At 4:30 am on a Wednesday morning several weeks ago Jon and I discovered that our furious efforts at reproduction had delightfully succeeded, and instead of getting into bed and going back to sleep we talked feverishly for three hours about what we were going to call this little work in progress. It was a discussion I had waited my entire life to have, one that I had practiced hundreds of times before in my childhood with Barbies and Cabbage Patch Kids and goldfish I killed moments after bringing them home, so I came prepared with a veritable book of ideas. Jon is just good at spontaneously coming up with random words, so for every idea I threw out, he had something spectacularly insane waiting in the wings.
The discussion centered on the cultural and socio-political significance of “The Dukes of Hazzard,” and I almost convinced my sleepy husband that any child would be lucky to be born into a name like Rosco P. If he couldn’t agree on Rosco, he could certainly consent to something as benign as Bo or Luke, or my personal favorite Cooter. And while I took a few seconds to reflect on the once dreaminess of John Schneider, Jon threw out a bevy of perfectly good names that would only make this decision that much more difficult:
Frontline (after the television show or the flea medication)
One (or First, or Premiere)
Format (for a boy)
Formatte (for a girl)
While all of these ideas are teeming with originality and flare, two very important qualities in a baby name, we couldn’t help but think that what our work in progress needed was something more Utahn. You can’t live in Utah and give your baby a boring name that some other baby in Wisconsin might have, and we agreed that someone in Wisconsin could be naming their first born child Alphamask as we speak.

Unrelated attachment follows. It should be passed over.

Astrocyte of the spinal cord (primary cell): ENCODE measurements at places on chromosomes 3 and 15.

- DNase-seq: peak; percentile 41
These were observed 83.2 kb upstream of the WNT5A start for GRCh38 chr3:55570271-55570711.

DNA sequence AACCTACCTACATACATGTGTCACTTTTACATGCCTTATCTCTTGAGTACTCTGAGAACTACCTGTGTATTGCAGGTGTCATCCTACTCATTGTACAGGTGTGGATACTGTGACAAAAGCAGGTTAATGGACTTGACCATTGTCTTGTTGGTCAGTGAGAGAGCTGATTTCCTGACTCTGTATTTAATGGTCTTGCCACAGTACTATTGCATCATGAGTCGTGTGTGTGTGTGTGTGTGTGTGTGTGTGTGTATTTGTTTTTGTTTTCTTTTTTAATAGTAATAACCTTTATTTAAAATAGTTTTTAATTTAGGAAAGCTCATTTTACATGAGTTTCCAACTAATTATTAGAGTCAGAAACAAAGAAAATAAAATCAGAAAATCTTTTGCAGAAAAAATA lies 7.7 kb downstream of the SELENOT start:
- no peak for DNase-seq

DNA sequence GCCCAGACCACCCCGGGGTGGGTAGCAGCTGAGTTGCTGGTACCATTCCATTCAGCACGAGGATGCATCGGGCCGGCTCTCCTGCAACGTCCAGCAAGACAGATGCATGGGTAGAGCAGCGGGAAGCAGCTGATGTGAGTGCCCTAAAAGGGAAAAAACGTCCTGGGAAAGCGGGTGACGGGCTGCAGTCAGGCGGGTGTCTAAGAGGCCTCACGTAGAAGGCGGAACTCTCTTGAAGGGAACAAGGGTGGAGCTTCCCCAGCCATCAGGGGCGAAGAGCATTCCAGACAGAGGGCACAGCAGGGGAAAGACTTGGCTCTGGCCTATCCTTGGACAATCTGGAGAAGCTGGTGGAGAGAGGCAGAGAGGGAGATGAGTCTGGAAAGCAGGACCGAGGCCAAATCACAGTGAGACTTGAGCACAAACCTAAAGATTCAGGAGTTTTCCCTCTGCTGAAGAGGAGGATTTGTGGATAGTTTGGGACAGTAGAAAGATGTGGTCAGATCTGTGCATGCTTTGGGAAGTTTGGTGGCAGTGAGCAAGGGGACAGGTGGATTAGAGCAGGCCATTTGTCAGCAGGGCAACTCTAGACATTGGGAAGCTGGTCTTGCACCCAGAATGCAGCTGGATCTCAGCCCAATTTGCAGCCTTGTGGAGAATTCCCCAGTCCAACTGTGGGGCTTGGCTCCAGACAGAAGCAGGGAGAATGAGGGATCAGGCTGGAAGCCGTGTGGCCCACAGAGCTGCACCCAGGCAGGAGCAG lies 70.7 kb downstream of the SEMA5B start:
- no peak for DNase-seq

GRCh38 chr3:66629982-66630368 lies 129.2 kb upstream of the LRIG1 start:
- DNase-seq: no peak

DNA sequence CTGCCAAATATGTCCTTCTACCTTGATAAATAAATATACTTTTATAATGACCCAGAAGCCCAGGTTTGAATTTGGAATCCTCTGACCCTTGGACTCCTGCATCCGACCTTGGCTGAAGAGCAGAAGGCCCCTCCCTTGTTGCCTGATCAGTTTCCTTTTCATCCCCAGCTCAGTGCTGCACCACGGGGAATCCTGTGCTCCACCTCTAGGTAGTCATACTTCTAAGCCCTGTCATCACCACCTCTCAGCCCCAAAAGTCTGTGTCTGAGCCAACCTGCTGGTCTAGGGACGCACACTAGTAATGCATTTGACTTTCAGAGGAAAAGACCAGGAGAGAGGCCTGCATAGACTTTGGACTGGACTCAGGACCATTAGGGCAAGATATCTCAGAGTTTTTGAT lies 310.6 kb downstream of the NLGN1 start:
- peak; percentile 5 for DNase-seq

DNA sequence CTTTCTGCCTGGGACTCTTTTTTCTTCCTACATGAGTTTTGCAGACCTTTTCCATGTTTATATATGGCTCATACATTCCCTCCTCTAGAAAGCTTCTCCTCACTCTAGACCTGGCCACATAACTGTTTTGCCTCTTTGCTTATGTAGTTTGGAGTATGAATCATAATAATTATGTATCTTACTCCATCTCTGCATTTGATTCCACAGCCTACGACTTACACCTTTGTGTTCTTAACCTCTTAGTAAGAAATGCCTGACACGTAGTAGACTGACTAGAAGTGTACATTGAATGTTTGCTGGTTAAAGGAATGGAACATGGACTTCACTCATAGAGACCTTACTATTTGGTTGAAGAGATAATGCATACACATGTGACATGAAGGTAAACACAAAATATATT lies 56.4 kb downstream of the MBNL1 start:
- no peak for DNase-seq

So in the tradition of the Utah Baby Name we took an existing name and tweeked it into an unrecognizable mass of nonsense (I grew up with a Mormon family who named their children VeLyn, DaNelle, KoVar and TreMaine). I threw out “Fonzie” which Jon transformed into “Fawnzie” which when taken to its logical Utahn conclusion ends up being “Fawnzelle.” And so, I present to you:
“Fawnzelle La Bon Marché Armstrong”
The Fawnzelle La Bon Marché Project
Part 1, Vol 1
The Armstrong Work in Progress (if it’s a boy)
“Fawnzel Le Bon Marché Armstrong”
The Fawnzel Le Bon Marché Project
Part 1, Vol 1
The middle name represents the European flavor we wanted to inject into the name, and even though I took four years of French in high school and two in college, the only French word I could think of other than croissant was Le Bon Marché, so it stuck. And please don’t send me email telling me that I’ve assigned the wrong gender to that word. It doesn’t matter if it’s a “le” or “la” because we’re in Utah and no one knows the difference.
My family is surprisingly horrified that I might actually do this to my child, and when I told my sister, WHOSE NAME IS SEPTEMBER, she threatened not to talk to me ever again. (This coming from a blonde-haired, blue-eyed woman who named her two very Aryan twins after JEWISH prophets, Noah and Joshua. I’m obviously the insane one in my family.)